Category: Summary

Math Teachers Get Huge Library From Open Curriculum

Common Core mathematicsIn keeping with its goal of providing teachers with top-notch materials and tools, Open Curriculum has recently launched on its website a massive library to help math teachers enhance their lesson materials.

According to a report by Education News, the math library, which has been designed to help with planning lessons for Common Core mathematics, is made up of 5,000 documents, all of which can be accessed by anyone, although registering for the site would be much better as registered users get access to special tools.

Some 6,000 teachers use Open Curriculum every month and take advantage of the materials offered on the site, all of which are curated and organized from teacher blogs as well as lesson material publishers. Also available on the site are tools for creating lesson plans and more.

To read the article in full, click here.

Teachers Eyeing More Tech In Classrooms, Says Report

more tech in classroomsTeachers are eager for more tech in classrooms, but are often faced with the lack of resources, according to a report released by the Software & Information Industry Association (SIIA).

As featured in Education News, the SIIA’s 2014 Vision K-20 Survey Report puts an emphasis on the eagerness of teachers to incorporate more tech in their classrooms, particularly when it comes to online testing, but the lack of computers and insufficient bandwidth in their institutions makes achieving it a bit of a challenge. This lack of resources is to blame for shortcomings in online tutoring, technology training for educators, and assessments

Lack of resources notwithstanding, more tech is still somehow being integrated into classrooms, courtesy of schools encouraging “BYOD” or bring your own device. About half of all secondary schools support the idea in 2014. Better yet, in the next five years, more than 80% of districts will be able to allow mobile devices.

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Education Technology Spending Rises By 11% Worldwide

education technologyDespite the budget cuts in schools all over the world, global spending on education technology increased by 11% from 2012, according to a recent market study.

Conducted by Futuresource Consulting, the study reveals that global spending on education technology within classrooms reached a high of $13 billion, even with all the budget cuts implemented on other areas of education. Some 62% of that $13 billion was spent on laptops, tablets and notebooks.

Emerging with a significant share of the education technology market is Google’s Chromebook, which accounted for more than 20% of notebook sales as well as 8% of all tablet and computer sales.

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Social and Emotional Skills Classroom Programs Improve Math Achievement, Says Study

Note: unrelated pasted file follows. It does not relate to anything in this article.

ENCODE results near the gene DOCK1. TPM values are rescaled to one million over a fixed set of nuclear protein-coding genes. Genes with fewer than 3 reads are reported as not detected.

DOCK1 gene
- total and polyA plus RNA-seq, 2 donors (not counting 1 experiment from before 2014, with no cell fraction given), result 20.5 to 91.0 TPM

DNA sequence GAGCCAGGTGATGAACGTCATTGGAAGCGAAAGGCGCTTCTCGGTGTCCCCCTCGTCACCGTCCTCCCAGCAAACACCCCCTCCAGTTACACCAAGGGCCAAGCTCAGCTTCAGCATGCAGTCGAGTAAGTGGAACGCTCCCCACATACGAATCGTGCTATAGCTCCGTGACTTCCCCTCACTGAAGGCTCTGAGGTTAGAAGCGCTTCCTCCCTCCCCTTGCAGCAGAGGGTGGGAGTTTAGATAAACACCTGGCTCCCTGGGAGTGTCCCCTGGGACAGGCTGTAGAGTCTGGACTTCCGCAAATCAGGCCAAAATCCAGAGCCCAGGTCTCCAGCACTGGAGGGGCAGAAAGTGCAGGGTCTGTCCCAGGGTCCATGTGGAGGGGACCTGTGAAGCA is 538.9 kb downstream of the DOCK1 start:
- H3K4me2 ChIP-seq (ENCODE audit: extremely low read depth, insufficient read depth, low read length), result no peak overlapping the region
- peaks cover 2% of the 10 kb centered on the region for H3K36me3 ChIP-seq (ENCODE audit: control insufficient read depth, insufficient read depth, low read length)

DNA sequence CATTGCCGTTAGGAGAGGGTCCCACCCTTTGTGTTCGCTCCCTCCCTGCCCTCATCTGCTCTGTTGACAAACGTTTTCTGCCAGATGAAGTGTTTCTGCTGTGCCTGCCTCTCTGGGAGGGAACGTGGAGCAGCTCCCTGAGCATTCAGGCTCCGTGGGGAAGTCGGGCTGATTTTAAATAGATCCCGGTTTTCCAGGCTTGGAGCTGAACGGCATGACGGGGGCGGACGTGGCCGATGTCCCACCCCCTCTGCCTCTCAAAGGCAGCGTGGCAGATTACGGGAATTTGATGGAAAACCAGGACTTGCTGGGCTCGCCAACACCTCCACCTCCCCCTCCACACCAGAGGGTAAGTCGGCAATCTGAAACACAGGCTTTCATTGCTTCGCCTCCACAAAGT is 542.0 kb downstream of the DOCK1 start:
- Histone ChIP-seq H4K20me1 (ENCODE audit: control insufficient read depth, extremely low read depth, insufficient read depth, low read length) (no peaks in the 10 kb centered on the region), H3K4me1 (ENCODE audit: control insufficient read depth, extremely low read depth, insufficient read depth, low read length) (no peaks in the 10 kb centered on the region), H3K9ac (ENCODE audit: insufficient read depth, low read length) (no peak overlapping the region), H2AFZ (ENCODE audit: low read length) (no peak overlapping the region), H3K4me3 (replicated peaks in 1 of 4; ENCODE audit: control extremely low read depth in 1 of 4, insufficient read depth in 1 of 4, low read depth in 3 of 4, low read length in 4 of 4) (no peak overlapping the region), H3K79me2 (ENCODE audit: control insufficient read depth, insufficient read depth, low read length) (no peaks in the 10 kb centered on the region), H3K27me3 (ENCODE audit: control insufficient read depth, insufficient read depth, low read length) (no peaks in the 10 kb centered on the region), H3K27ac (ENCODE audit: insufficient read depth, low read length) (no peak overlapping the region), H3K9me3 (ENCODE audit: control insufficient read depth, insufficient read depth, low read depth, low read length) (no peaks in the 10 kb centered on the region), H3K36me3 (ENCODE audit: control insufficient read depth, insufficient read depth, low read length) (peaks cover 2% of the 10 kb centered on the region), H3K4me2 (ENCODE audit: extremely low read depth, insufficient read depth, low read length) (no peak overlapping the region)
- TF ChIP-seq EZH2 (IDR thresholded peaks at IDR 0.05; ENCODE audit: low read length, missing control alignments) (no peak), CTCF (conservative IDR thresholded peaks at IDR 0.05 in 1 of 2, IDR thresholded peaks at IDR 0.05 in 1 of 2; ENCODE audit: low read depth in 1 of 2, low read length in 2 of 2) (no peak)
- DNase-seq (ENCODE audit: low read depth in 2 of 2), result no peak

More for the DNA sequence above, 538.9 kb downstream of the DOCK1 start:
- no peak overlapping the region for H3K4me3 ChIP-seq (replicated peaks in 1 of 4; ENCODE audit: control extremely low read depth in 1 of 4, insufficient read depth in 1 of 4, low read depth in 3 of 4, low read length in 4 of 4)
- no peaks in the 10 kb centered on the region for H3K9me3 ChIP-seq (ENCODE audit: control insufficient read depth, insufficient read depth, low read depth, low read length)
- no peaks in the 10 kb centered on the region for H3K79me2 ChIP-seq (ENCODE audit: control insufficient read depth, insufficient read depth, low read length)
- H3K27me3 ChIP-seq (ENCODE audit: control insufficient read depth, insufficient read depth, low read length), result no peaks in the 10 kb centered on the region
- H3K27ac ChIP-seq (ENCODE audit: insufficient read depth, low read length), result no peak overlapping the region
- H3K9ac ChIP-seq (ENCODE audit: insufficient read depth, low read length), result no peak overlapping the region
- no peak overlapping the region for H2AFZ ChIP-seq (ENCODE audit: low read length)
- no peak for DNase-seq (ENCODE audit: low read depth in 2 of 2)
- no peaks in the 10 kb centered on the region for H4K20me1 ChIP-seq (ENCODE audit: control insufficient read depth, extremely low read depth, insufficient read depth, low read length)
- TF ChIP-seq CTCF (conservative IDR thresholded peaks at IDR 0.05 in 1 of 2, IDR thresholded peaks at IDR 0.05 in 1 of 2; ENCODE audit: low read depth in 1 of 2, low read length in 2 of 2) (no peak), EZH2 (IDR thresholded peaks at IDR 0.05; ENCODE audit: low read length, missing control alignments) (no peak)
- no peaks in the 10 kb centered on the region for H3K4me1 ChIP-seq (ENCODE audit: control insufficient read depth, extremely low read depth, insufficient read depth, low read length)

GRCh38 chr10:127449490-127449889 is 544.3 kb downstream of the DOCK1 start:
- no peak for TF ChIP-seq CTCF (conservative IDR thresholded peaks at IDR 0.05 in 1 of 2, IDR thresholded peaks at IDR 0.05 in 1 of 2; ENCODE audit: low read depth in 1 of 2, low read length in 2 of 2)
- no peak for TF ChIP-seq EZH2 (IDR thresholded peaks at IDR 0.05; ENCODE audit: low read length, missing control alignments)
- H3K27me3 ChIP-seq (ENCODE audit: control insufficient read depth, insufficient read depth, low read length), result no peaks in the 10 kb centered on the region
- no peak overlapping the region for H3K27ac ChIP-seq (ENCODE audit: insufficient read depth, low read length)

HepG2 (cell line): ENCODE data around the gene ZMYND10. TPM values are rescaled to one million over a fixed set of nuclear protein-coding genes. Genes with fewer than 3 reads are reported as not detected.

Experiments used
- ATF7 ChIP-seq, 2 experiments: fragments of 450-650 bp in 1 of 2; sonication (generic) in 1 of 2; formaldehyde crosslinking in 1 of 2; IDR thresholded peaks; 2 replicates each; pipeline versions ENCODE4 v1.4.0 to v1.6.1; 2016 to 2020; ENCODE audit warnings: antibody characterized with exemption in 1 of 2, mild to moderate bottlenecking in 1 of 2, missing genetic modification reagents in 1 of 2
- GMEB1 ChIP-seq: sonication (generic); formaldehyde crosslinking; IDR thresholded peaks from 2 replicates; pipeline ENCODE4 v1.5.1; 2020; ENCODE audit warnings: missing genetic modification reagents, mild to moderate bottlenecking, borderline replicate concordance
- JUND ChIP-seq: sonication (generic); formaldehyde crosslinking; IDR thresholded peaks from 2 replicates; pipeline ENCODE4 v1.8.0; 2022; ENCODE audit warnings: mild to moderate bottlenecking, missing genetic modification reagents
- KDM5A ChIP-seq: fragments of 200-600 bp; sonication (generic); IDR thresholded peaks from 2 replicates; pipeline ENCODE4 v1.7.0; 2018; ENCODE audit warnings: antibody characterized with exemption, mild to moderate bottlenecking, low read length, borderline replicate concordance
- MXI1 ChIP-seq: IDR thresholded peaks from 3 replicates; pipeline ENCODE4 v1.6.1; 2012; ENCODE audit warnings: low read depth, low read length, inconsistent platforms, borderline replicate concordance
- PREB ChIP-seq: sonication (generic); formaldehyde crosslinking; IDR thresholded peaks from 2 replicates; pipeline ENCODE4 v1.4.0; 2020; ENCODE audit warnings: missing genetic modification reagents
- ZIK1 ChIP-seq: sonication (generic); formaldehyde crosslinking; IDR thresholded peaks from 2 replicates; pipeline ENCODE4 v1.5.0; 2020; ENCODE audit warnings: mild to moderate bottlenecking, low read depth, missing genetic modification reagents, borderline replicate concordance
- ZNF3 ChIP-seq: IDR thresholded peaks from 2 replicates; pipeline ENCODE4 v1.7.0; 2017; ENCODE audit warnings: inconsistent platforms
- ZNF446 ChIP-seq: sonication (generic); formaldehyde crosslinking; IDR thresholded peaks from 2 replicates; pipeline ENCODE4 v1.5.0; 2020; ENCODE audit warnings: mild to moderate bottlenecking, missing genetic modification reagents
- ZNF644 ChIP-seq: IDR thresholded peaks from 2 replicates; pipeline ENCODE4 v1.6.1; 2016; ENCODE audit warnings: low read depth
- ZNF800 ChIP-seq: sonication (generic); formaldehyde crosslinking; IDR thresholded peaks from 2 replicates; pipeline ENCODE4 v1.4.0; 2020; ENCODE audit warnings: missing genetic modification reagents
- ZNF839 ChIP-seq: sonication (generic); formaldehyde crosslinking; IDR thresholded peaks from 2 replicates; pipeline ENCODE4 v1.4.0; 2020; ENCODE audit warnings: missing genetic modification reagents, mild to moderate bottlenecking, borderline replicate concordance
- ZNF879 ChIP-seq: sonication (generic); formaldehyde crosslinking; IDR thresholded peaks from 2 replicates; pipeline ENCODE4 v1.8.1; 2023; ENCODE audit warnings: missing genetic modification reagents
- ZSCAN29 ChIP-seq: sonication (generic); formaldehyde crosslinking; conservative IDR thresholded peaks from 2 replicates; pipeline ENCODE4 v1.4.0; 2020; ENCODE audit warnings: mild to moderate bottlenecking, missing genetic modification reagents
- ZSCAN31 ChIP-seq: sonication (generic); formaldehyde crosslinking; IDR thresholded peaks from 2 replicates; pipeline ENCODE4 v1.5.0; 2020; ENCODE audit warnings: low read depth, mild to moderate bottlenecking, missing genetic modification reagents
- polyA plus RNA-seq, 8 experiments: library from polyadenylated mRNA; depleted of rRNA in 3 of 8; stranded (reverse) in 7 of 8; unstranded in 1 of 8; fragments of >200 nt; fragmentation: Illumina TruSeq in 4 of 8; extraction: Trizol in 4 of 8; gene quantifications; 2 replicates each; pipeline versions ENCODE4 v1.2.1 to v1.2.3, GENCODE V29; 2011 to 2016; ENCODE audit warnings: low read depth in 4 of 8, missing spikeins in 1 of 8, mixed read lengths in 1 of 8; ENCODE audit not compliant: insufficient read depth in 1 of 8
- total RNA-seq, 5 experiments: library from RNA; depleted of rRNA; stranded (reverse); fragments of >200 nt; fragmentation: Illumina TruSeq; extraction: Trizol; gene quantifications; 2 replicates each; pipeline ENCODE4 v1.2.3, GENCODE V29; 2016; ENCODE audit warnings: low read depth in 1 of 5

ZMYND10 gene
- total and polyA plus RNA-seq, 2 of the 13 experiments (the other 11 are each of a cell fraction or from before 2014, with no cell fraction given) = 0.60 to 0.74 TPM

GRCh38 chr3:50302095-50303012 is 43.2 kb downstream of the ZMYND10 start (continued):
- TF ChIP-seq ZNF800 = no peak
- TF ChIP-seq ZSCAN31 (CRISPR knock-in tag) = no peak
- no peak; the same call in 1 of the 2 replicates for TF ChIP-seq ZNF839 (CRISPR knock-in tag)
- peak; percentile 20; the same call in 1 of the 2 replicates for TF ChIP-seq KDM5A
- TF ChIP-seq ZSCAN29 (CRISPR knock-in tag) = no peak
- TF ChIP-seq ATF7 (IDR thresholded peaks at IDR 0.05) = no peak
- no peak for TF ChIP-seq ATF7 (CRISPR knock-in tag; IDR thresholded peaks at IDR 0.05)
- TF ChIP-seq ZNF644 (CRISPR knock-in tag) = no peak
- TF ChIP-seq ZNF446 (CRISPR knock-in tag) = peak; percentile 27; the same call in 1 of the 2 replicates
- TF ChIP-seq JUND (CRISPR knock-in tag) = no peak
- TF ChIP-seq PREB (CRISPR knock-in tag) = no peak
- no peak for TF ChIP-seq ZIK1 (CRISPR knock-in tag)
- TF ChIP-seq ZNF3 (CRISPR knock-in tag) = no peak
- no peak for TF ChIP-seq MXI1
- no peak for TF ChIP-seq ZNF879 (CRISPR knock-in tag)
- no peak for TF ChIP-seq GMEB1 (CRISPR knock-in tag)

improve math achievementA study jointly conducted by researchers from different American universities has revealed that classroom programs that focus on improving the social and emotional skills of elementary school students can also boost their achievement in reading and math.

According to Science Daily, the study, “Efficacy of the Responsive Classroom Approach: Results from a Three Year, Longitudinal Randomized Controlled Trial”, focused on a widely-used social and emotional learning intervention called Responsive Classroom or RC. Over the course of more than three years, the researchers compared the math and reading achievement between the students of 24 schools, 13 of which adopted RC.

Even if the direct goal of RC is not academic building, the researchers found out that supporting the social and emotional growth of students in a classroom setting does not interfere with academic learning, and in fact helps them make academic gains, particularly in reading and math.

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Statistics Say Kids Today Are Under More Stress

kids today are under more stressAre kids today under more stress? According to an investigation conducted by UK newspaper The Daily Mirror, the answer is a resounding yes.

The Daily Mirror study reveals that because of a variety of factors like bullies, school assessments and the pressure to fit in, thousands of kids age 10 and below are undergoing treatment for stress, anxiety, and depression. According to statistics provided by Britain’s biggest NHS mental health trusts, 4,931 children have been treated for the above-mentioned conditions in the last five years.

Making it worse is the fact that two-thirds of local authorities have slashed budgets intended for specialists and early intervention programs.

To read the full article, click here.